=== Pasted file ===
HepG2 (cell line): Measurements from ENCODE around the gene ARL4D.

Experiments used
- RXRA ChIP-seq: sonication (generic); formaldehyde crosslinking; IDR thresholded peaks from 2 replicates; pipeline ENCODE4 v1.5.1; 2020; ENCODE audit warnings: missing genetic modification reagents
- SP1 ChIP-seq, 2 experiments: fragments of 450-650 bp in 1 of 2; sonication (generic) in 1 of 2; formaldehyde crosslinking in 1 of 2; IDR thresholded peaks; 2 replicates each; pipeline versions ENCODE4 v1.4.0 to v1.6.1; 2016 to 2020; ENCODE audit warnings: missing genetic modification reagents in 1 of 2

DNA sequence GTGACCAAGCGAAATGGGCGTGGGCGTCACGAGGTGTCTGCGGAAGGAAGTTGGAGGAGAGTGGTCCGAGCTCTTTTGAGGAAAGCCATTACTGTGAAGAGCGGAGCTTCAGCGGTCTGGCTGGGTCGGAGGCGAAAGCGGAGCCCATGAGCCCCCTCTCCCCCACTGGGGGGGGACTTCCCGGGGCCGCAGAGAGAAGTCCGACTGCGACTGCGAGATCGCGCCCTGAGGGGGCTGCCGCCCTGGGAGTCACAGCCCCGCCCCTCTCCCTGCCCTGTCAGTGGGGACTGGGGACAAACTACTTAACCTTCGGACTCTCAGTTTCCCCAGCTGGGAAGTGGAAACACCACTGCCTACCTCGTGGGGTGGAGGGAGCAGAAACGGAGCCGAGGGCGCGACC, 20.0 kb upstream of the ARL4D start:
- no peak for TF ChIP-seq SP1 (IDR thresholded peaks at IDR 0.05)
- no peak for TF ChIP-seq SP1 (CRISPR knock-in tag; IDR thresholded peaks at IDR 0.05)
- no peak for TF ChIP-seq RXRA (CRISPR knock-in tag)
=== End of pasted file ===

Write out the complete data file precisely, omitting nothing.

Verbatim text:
HepG2 (cell line): Measurements from ENCODE around the gene ARL4D.

Experiments used
- RXRA ChIP-seq: sonication (generic); formaldehyde crosslinking; IDR thresholded peaks from 2 replicates; pipeline ENCODE4 v1.5.1; 2020; ENCODE audit warnings: missing genetic modification reagents
- SP1 ChIP-seq, 2 experiments: fragments of 450-650 bp in 1 of 2; sonication (generic) in 1 of 2; formaldehyde crosslinking in 1 of 2; IDR thresholded peaks; 2 replicates each; pipeline versions ENCODE4 v1.4.0 to v1.6.1; 2016 to 2020; ENCODE audit warnings: missing genetic modification reagents in 1 of 2

DNA sequence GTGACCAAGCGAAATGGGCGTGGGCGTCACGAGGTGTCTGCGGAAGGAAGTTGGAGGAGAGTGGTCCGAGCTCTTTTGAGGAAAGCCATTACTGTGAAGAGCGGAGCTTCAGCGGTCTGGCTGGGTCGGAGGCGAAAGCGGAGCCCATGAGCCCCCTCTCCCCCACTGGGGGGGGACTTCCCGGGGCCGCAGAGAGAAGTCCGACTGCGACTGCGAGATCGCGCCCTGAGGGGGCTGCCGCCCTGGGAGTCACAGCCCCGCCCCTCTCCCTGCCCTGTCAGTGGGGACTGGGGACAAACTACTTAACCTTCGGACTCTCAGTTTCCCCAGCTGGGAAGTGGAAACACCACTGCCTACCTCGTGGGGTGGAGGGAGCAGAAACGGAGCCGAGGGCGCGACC, 20.0 kb upstream of the ARL4D start:
- no peak for TF ChIP-seq SP1 (IDR thresholded peaks at IDR 0.05)
- no peak for TF ChIP-seq SP1 (CRISPR knock-in tag; IDR thresholded peaks at IDR 0.05)
- no peak for TF ChIP-seq RXRA (CRISPR knock-in tag)